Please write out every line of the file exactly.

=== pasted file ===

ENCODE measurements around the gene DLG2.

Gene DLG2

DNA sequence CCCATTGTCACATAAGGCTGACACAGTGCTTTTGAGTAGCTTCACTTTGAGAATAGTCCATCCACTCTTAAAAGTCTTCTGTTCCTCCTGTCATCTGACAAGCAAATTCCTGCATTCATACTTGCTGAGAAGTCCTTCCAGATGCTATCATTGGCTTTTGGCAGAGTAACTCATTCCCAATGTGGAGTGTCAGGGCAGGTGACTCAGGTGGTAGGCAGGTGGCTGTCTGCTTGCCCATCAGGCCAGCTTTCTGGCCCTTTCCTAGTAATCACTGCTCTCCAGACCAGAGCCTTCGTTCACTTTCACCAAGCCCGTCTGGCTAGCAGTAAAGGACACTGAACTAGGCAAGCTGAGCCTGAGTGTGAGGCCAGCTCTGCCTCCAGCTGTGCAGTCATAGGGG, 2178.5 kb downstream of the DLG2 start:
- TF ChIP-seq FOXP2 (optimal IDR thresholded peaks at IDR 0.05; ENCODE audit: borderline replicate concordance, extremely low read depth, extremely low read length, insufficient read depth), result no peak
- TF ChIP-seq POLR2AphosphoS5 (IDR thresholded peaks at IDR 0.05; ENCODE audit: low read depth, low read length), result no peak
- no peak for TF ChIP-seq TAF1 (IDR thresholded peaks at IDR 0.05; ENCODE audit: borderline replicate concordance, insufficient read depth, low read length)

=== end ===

ENCODE measurements around the gene DLG2.

Gene DLG2

DNA sequence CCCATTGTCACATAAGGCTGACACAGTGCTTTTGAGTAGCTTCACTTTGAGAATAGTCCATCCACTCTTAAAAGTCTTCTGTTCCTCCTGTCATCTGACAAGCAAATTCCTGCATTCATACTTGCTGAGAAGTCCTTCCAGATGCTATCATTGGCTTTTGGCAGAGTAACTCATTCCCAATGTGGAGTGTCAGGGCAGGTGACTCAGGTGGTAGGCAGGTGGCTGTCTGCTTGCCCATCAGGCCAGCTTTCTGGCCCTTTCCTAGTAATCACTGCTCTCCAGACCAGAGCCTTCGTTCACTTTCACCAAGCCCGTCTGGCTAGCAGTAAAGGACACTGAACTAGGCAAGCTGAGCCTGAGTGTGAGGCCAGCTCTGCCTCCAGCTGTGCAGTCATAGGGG, 2178.5 kb downstream of the DLG2 start:
- TF ChIP-seq FOXP2 (optimal IDR thresholded peaks at IDR 0.05; ENCODE audit: borderline replicate concordance, extremely low read depth, extremely low read length, insufficient read depth), result no peak
- TF ChIP-seq POLR2AphosphoS5 (IDR thresholded peaks at IDR 0.05; ENCODE audit: low read depth, low read length), result no peak
- no peak for TF ChIP-seq TAF1 (IDR thresholded peaks at IDR 0.05; ENCODE audit: borderline replicate concordance, insufficient read depth, low read length)